In conjunction with the Wednesday (August 30th) reopening of the Trebil crossing with Jordan, Iraqi forces have been preparing to reopen the international highway that connects Baghdad to Jordan and Syria via Anbar.
The road was closed after the "Islamic State of Iraq and Syria" (ISIS) seized control of swathes of Anbar, and has remained so for more than three years.
Iraqi forces have recently tightened their grip along the 400 kilometre road, Anbar provincial council member Athal al-Fahdawi told Diyaruna.
They have set up several guard posts and have enhanced surveillance operations, using cameras and small drones to monitor activity in the desert areas surrounding the highway, he said.
"The security forces also began creating an earthen berm adjacent to the road in the areas that are still considered dangerous," al-Fahdawi said.
These include Kilo-160 and al-Saqar areas, west of Ramadi.
The new security measures are aimed at "reviving the international traffic route, which is one of the largest and most important strategic roads of Iraq", he said, noting that the international highway is one of Iraq's key economic arteries.
"There is a great deal of work to prepare the road, from the security point of view, as it passes through vast areas that are not free of terrorist caches and hideouts," al-Fahdawi said.
Previous attacks have been launched from deep in the desert, he added.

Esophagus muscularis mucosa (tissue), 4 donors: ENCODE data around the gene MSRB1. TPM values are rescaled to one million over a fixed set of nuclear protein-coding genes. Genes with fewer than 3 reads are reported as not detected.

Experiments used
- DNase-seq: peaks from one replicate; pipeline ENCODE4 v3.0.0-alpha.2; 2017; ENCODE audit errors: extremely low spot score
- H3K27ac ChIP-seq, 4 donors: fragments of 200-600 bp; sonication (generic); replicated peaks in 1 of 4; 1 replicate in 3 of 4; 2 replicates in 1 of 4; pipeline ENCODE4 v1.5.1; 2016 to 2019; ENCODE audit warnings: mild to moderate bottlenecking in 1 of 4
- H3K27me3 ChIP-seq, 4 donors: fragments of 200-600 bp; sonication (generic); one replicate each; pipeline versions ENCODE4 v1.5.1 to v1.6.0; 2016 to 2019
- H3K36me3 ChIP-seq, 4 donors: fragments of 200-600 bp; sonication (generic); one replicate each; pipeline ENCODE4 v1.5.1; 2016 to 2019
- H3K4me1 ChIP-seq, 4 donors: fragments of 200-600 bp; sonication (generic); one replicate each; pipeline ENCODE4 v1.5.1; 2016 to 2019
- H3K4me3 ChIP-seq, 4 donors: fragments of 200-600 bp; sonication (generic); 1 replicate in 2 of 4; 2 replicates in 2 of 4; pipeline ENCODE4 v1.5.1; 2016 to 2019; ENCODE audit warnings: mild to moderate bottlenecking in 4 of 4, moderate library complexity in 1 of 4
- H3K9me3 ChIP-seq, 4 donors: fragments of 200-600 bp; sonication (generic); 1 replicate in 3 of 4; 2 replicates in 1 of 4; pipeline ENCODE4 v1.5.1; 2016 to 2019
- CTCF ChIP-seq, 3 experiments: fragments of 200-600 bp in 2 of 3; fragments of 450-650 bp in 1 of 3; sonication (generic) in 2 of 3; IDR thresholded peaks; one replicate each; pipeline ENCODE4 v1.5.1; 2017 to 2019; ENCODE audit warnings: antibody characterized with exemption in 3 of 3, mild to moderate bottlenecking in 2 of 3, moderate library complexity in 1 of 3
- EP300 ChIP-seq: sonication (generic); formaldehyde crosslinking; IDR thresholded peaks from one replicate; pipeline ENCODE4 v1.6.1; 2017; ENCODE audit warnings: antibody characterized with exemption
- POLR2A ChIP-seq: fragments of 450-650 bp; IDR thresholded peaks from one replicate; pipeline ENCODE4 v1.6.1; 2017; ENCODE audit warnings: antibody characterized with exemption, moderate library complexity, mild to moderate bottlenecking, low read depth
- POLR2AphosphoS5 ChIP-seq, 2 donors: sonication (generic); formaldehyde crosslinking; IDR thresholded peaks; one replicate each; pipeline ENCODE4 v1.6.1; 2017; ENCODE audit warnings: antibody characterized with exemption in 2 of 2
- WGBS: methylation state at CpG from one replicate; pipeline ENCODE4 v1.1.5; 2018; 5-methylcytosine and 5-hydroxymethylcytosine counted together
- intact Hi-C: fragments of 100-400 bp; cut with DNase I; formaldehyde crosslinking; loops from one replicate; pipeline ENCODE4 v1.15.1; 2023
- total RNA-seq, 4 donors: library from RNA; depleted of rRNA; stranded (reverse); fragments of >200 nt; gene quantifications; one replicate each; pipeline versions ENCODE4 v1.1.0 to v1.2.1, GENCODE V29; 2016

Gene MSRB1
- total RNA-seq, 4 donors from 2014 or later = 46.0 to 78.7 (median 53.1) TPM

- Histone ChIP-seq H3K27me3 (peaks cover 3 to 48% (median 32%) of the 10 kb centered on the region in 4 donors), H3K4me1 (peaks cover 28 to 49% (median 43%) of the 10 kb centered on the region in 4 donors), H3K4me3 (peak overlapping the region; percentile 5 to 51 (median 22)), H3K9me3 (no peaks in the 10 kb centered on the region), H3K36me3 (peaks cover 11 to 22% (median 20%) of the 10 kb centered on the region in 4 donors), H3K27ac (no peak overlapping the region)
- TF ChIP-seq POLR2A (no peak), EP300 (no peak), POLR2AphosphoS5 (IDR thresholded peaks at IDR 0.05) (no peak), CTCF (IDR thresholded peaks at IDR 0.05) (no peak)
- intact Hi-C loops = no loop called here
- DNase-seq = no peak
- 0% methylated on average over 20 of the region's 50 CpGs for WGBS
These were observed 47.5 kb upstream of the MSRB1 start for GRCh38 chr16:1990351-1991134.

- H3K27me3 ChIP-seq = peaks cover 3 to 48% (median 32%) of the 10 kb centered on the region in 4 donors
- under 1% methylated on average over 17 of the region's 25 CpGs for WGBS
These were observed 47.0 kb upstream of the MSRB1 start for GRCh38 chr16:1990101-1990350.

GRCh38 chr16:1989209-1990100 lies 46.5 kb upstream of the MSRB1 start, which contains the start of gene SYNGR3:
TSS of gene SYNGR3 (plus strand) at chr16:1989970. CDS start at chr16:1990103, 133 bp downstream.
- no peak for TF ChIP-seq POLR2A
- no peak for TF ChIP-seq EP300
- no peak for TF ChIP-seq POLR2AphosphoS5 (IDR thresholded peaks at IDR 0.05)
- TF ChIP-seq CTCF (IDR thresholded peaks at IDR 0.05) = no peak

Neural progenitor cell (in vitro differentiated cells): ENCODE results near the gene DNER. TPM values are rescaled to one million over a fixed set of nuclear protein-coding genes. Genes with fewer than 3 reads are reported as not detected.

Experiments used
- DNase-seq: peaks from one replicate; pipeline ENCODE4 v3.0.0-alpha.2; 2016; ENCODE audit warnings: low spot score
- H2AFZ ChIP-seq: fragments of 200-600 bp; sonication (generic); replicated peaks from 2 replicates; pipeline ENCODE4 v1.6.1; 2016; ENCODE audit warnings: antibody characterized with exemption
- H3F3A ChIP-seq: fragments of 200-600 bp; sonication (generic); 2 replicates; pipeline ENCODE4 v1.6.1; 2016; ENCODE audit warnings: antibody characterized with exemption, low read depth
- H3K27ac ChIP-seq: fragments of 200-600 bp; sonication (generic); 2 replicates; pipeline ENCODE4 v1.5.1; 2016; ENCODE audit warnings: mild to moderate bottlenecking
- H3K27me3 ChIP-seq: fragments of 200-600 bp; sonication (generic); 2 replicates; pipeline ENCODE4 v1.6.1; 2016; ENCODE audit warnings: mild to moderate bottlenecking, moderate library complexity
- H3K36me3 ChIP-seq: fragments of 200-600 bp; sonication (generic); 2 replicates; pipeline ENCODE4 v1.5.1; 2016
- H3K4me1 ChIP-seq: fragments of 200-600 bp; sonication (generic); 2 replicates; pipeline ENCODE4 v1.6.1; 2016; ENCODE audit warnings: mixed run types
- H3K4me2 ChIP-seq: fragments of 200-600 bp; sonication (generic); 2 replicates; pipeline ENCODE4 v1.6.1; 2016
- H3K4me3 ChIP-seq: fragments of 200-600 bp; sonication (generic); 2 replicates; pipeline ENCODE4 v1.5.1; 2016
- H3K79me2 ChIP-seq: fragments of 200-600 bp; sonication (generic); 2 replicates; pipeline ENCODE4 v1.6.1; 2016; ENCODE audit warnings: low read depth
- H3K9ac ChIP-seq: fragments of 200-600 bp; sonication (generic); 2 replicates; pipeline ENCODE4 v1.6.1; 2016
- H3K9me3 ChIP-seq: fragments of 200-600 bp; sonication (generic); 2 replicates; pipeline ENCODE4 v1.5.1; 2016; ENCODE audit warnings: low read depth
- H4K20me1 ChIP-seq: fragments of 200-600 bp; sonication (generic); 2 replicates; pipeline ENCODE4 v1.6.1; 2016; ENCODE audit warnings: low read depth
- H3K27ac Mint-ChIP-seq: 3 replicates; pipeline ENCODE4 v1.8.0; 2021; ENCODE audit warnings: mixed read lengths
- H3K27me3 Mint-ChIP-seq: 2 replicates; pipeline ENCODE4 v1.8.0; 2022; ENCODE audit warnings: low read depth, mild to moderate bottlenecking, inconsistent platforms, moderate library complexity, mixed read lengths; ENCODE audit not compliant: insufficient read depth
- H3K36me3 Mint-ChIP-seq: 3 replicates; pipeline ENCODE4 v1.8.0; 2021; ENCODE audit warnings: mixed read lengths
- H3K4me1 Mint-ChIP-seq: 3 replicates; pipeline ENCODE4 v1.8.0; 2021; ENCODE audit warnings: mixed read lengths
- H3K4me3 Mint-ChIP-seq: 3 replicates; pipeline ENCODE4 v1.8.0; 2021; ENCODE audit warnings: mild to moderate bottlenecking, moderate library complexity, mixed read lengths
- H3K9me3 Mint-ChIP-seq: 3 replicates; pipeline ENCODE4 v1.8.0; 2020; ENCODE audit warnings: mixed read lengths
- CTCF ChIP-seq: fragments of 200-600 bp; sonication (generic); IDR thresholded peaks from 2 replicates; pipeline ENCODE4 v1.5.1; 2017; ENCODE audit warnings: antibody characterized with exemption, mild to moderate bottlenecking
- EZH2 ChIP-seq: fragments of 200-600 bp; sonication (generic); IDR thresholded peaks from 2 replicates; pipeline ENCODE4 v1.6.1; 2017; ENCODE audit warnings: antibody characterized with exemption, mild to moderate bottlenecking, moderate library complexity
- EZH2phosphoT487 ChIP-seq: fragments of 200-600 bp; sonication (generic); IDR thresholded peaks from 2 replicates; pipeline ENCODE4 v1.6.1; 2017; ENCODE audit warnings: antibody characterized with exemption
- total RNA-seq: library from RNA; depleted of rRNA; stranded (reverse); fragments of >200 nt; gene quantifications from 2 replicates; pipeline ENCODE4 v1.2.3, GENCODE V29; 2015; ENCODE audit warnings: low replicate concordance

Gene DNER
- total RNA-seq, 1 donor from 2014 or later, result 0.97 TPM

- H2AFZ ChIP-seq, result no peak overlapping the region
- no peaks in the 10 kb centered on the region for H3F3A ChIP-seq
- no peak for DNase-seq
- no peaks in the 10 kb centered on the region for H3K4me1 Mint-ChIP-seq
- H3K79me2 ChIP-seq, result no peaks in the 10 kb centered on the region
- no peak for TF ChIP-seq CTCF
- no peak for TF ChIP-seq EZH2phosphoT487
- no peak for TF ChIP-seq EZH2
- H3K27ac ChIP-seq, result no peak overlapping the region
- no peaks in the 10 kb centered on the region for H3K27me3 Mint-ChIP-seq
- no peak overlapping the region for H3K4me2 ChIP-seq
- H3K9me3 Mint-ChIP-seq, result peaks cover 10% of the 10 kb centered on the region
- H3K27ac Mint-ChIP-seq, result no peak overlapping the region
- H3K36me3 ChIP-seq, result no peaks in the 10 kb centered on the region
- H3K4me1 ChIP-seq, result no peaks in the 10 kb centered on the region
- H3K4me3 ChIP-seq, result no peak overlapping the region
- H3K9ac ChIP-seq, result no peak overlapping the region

Gateway to commercial activity
The international highway has long served as an active trade route, particularly between Iraq and Jordan, through the Trebil crossing, which officially reopened Wednesday.
"The government is making great efforts to secure the road," said Kazim al-Aqabi, head of the border crossings authority.
The Iraqi government will not make a final decision on opening the road until a comprehensive study of its security and readiness for commercial and travel traffic has been completed, he told Diyaruna.
"There are sufficient procedures and forces in place to protect that corridor," he said, noting the presence of the Anbar Operations Command and Border Police.
"On August 20th, we accompanied a security delegation headed by Interior Minister Qasim al-Araji to survey the [Trebil] crossing," he said.
"We have seen it, and it is in good condition," he said. "It can receive trucks transporting goods and passengers, and everything is ready to resume activity."
The border crossings authority briefly opened the crossing on August 22nd to test its condition and that of the international traffic route.
"We moved a large convoy of 100 trucks belonging to the transport and commercial ministries from Baghdad to the crossing point," he said, noting that the trial run was successful.
Anbar to reap economic benefits
Iraq in general and the people of Anbar in particular will reap significant economic benefits from the resumption of trade activity, al-Aqabi said.
"Many of these people will return to work in shipping goods and trade, which they lost because of terrorism," he said, adding that "many cities that road passes through will return to life".
"We expect very important results," economist Majid al-Suwari told Diyaruna.
"The Anbar international highway was operational before the ISIS occupation, and the crossing point was bringing profits to Iraq and contributing to the country's needs for many goods and items," he said.
Rehabilitating the road will provide good financial returns that will help Anbar rebuild its infrastructure, al-Suwari said.
"It will give the people of the province many jobs and thus reduce the problem of unemployment," he said, in addition to facilitating international trade and development.